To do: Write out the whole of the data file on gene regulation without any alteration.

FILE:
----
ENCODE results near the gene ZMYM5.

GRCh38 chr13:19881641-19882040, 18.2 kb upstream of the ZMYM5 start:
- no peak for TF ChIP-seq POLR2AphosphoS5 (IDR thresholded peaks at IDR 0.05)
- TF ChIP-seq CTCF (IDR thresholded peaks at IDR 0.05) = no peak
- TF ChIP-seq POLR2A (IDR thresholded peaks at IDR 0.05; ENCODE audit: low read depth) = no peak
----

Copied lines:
ENCODE results near the gene ZMYM5.

GRCh38 chr13:19881641-19882040, 18.2 kb upstream of the ZMYM5 start:
- no peak for TF ChIP-seq POLR2AphosphoS5 (IDR thresholded peaks at IDR 0.05)
- TF ChIP-seq CTCF (IDR thresholded peaks at IDR 0.05) = no peak
- TF ChIP-seq POLR2A (IDR thresholded peaks at IDR 0.05; ENCODE audit: low read depth) = no peak